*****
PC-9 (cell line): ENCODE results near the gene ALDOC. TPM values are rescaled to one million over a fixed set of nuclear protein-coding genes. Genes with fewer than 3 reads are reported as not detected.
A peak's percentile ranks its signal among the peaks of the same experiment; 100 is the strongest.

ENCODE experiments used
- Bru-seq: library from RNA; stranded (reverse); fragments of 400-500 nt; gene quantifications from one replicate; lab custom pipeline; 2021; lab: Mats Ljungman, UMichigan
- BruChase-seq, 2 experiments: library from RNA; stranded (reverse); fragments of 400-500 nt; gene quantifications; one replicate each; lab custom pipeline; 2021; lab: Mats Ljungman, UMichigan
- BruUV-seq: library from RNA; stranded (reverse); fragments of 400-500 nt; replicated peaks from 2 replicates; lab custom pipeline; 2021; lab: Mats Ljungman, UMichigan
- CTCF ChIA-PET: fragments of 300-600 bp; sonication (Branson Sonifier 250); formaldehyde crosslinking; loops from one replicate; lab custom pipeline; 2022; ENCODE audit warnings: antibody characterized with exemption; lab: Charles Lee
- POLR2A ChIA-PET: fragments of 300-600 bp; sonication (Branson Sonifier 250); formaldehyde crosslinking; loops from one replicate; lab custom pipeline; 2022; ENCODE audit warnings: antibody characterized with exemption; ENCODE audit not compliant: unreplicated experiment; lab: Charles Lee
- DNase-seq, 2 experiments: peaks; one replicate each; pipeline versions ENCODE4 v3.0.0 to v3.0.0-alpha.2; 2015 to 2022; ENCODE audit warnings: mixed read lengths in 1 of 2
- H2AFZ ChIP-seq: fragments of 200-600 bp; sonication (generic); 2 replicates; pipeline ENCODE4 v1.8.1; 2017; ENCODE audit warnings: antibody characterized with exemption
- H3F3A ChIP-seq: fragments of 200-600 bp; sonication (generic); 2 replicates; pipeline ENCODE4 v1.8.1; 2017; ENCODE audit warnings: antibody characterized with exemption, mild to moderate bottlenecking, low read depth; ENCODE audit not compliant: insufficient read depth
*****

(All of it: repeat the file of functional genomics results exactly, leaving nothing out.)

PC-9 (cell line): ENCODE results near the gene ALDOC. TPM values are rescaled to one million over a fixed set of nuclear protein-coding genes. Genes with fewer than 3 reads are reported as not detected.
A peak's percentile ranks its signal among the peaks of the same experiment; 100 is the strongest.

ENCODE experiments used
- Bru-seq: library from RNA; stranded (reverse); fragments of 400-500 nt; gene quantifications from one replicate; lab custom pipeline; 2021; lab: Mats Ljungman, UMichigan
- BruChase-seq, 2 experiments: library from RNA; stranded (reverse); fragments of 400-500 nt; gene quantifications; one replicate each; lab custom pipeline; 2021; lab: Mats Ljungman, UMichigan
- BruUV-seq: library from RNA; stranded (reverse); fragments of 400-500 nt; replicated peaks from 2 replicates; lab custom pipeline; 2021; lab: Mats Ljungman, UMichigan
- CTCF ChIA-PET: fragments of 300-600 bp; sonication (Branson Sonifier 250); formaldehyde crosslinking; loops from one replicate; lab custom pipeline; 2022; ENCODE audit warnings: antibody characterized with exemption; lab: Charles Lee
- POLR2A ChIA-PET: fragments of 300-600 bp; sonication (Branson Sonifier 250); formaldehyde crosslinking; loops from one replicate; lab custom pipeline; 2022; ENCODE audit warnings: antibody characterized with exemption; ENCODE audit not compliant: unreplicated experiment; lab: Charles Lee
- DNase-seq, 2 experiments: peaks; one replicate each; pipeline versions ENCODE4 v3.0.0 to v3.0.0-alpha.2; 2015 to 2022; ENCODE audit warnings: mixed read lengths in 1 of 2
- H2AFZ ChIP-seq: fragments of 200-600 bp; sonication (generic); 2 replicates; pipeline ENCODE4 v1.8.1; 2017; ENCODE audit warnings: antibody characterized with exemption
- H3F3A ChIP-seq: fragments of 200-600 bp; sonication (generic); 2 replicates; pipeline ENCODE4 v1.8.1; 2017; ENCODE audit warnings: antibody characterized with exemption, mild to moderate bottlenecking, low read depth; ENCODE audit not compliant: insufficient read depth